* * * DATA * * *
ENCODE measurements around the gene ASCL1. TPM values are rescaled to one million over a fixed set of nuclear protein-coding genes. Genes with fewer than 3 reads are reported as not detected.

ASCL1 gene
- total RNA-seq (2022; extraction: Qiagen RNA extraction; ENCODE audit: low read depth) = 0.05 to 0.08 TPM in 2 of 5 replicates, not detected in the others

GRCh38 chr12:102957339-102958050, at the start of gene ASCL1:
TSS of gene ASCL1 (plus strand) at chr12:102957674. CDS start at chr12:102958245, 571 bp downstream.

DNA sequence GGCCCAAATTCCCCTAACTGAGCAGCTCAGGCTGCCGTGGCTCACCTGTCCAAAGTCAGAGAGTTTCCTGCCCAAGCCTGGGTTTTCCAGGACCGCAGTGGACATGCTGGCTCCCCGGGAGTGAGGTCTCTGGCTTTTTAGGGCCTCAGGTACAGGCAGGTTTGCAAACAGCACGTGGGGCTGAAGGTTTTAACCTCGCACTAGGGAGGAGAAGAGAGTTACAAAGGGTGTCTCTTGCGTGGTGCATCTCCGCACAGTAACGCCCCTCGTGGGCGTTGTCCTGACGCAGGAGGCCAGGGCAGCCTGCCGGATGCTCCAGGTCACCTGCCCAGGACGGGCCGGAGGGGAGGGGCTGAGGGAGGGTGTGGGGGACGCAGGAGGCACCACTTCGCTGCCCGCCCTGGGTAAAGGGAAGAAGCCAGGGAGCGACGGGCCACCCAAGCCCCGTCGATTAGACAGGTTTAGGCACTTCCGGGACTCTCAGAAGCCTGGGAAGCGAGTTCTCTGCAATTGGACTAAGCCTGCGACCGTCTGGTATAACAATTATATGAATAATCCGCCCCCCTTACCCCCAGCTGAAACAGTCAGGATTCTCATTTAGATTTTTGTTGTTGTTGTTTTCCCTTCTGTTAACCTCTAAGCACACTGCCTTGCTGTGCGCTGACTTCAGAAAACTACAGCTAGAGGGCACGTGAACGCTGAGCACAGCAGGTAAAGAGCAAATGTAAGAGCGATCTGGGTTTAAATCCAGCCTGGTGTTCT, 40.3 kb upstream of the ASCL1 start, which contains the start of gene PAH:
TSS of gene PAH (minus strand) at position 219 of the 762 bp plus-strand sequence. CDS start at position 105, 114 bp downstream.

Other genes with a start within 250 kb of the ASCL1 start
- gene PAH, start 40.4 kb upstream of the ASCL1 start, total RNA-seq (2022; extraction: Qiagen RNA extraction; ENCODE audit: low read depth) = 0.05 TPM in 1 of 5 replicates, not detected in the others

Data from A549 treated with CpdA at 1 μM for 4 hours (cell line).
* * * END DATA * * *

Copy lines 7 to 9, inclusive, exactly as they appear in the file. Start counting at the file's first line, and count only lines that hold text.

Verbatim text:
TSS of gene PAH (minus strand) at position 219 of the 762 bp plus-strand sequence. CDS start at position 105, 114 bp downstream.

Other genes with a start within 250 kb of the ASCL1 start
- gene PAH, start 40.4 kb upstream of the ASCL1 start, total RNA-seq (2022; extraction: Qiagen RNA extraction; ENCODE audit: low read depth) = 0.05 TPM in 1 of 5 replicates, not detected in the others